Do we still hate the word 'moist'? The meteoric rise of dewy-dumpling skin says 'no'

Photo by Kelly Defina/WireImage on Getty Images
Photo by Kelly Defina/WireImage on Getty Images

Some time ago, an article was published along with a headline that warned readers the word 'moist' was used in it 23 times. (WARNING: The word 'moist' is mentioned in this article more than 13 times).

Many Facebook groups dedicated to the anti-moist sentiment and a study, An Exploratory Investigation of Word Aversion, even found that people detest the word so much that its very utterance conjures up maddening images, similar to nails scratching a chalkboard.

"One tantalising possibility is that words like 'moist' are aversive because speaking them engages facial muscles that correspond to expressions of disgust," it says. 

It has been found that people react negatively to the word  'moist' because of its meaning, not because of its sound – and similar-meaning words, like damp, also give people the heebie-jeebies.

But the definition of moist is changing, and we're so here for it.

READ MORE | Your protective face mask might be causing your skin to breakout - How to deal with 'Mask-ne’

The 'moist' beauty movement

Over the years, magazines have trained us to be powdered pretties. The Kim K led us astray with her almost surgeon-precision contoured cheekbones. Fatigued by layers upon layers of makeup, often with lacklustre results, a 'moist' approach to beauty, might just be able to save us and breathe new confidence into our over-stimulated minds and bodies. Just breathe…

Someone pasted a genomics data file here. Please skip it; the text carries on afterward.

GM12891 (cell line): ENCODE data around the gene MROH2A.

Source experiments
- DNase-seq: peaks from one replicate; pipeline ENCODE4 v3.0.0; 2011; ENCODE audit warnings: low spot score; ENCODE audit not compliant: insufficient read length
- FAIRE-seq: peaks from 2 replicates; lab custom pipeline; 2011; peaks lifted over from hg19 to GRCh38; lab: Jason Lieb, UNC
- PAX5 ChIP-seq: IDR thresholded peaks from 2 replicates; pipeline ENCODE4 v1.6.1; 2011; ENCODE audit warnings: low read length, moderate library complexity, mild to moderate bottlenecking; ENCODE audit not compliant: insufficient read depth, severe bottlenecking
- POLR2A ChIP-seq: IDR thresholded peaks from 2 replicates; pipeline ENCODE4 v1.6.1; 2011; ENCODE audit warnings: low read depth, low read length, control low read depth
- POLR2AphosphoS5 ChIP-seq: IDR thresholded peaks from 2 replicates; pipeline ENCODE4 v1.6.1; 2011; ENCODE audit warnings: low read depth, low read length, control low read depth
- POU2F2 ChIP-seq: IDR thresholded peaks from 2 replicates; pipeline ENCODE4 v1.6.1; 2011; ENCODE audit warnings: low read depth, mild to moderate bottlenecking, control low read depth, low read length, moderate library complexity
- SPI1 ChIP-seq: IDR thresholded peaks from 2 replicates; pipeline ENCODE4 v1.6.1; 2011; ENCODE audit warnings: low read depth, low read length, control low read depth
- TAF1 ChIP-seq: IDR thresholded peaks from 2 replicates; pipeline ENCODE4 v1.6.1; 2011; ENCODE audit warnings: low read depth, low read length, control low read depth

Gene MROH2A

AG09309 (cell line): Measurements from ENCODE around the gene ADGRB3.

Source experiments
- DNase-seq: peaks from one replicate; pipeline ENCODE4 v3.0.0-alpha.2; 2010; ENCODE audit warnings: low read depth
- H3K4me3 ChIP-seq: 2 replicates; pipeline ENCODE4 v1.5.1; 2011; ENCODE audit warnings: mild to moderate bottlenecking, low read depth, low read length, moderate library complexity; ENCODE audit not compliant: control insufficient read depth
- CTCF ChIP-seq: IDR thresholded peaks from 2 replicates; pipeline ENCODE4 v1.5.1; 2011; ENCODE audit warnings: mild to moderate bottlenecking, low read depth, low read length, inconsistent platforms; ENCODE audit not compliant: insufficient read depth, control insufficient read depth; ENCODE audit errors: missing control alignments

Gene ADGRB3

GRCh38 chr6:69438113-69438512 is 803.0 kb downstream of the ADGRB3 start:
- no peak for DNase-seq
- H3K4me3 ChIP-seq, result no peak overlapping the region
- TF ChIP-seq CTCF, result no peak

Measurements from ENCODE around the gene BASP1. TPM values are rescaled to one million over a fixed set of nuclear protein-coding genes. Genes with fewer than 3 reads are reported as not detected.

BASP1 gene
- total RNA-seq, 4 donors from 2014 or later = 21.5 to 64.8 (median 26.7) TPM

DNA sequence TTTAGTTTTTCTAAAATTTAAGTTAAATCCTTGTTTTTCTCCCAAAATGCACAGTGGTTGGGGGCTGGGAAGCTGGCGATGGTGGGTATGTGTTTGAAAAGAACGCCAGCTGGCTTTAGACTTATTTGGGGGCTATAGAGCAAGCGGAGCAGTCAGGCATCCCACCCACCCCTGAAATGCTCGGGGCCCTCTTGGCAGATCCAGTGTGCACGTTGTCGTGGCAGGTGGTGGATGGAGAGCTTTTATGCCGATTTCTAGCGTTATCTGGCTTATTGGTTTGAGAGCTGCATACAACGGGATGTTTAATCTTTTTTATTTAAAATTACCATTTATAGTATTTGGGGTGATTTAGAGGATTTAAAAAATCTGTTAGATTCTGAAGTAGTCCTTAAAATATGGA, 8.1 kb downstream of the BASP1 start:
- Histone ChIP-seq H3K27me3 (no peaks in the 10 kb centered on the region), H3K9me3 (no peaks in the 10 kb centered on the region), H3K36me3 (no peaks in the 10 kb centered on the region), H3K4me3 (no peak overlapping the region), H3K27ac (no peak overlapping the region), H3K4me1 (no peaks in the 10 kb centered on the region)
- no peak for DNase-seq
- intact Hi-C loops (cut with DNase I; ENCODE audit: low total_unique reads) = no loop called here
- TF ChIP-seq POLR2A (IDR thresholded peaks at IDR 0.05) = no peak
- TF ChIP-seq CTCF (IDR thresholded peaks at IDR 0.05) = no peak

Pyunkang Yul Eye Cream, Benton Snail Bee High Content Steam Cream and the Petitfée Black Pearl & Gold Hydrogel Eye Patch might be brands and product types a lot of us have never heard of or even experienced. But Cape Town-based writer, Zainab SvR, has made these products her staples over the last few years.

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An advocate for the multi-step K-beauty regime, promising damp-face perfection, she says: "I use multiple toners, but most people only use one so basically, I 'tone' my face seven times in the morning and then again at night."

Her list of products is extensive - all with local suppliers like Glow Theory and Butterkup Beauty - she highlights snail bee products as some that have rendered the best results for her sensitive skin.

This product contains 90% snail extract and bee venom instead of water and is excellent for retaining moisture in the skin. Meticulously applying 10-12 products on your skin two to third times a day can seem deceivingly anti-Marie Kondo. But it is, in fact, minimalist moist beauty at its best. 

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Her skin shines without her looking sweaty - hydrated radiance, without much makeup. Glass skin. Honey skin. Dewy-dumpling skin. All the variations of moist skin health achieved. She says this routine saves her money. Initially, she spent around R4 000 but says less is more - proving that multi-step skincare doesn't have to mean slapping on the product. 

Echoing veteran Cape Town beauty editor, Lameez Hendricks, who once told me: "Skin first, then makeup," that is her motto. Set the canvas. Better skin means less paint is needed to bring the canvas to life.

Using 10-12 products to achieve optimal moist levels is not for everyone.

READ MORE | Halle Berry shares her natural face mask recipe

Dr Clare Neser, a plastic and reconstructive surgeon in Cape Town, recommends using only three products: Retin-A, a daily moisturiser, and a cleanser. Our skins are all different – and your method to moist skin is out there.

So, instead of saying the word, harness its innate watery energy and turn it into a force of nature.

Moist has been redefined, as its incorporation within beauty and skincare has sparked a different kind of joy in us – one that is now evident on our shiny, glowy, dewy-dumpling faces. 

What's your go-to beauty treatment? Tell us about it here.

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